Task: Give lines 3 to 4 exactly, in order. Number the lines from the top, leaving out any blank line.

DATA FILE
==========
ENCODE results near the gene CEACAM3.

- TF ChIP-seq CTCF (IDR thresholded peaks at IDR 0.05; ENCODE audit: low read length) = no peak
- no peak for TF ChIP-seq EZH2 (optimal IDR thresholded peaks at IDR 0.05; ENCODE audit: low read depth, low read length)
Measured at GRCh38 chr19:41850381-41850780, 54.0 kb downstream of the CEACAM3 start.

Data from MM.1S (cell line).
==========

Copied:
- no peak for TF ChIP-seq EZH2 (optimal IDR thresholded peaks at IDR 0.05; ENCODE audit: low read depth, low read length)
Measured at GRCh38 chr19:41850381-41850780, 54.0 kb downstream of the CEACAM3 start.